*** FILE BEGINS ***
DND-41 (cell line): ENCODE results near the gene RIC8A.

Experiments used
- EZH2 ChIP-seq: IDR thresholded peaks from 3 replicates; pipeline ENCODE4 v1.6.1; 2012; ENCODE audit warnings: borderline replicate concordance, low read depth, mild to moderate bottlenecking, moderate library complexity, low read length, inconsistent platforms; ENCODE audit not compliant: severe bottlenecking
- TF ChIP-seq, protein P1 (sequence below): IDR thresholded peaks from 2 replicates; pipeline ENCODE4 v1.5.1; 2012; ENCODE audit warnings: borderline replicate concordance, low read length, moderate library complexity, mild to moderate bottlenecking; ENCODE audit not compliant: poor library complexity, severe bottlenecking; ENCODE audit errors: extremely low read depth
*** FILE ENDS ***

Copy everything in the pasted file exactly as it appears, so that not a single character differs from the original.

DND-41 (cell line): ENCODE results near the gene RIC8A.

Experiments used
- EZH2 ChIP-seq: IDR thresholded peaks from 3 replicates; pipeline ENCODE4 v1.6.1; 2012; ENCODE audit warnings: borderline replicate concordance, low read depth, mild to moderate bottlenecking, moderate library complexity, low read length, inconsistent platforms; ENCODE audit not compliant: severe bottlenecking
- TF ChIP-seq, protein P1 (sequence below): IDR thresholded peaks from 2 replicates; pipeline ENCODE4 v1.5.1; 2012; ENCODE audit warnings: borderline replicate concordance, low read length, moderate library complexity, mild to moderate bottlenecking; ENCODE audit not compliant: poor library complexity, severe bottlenecking; ENCODE audit errors: extremely low read depth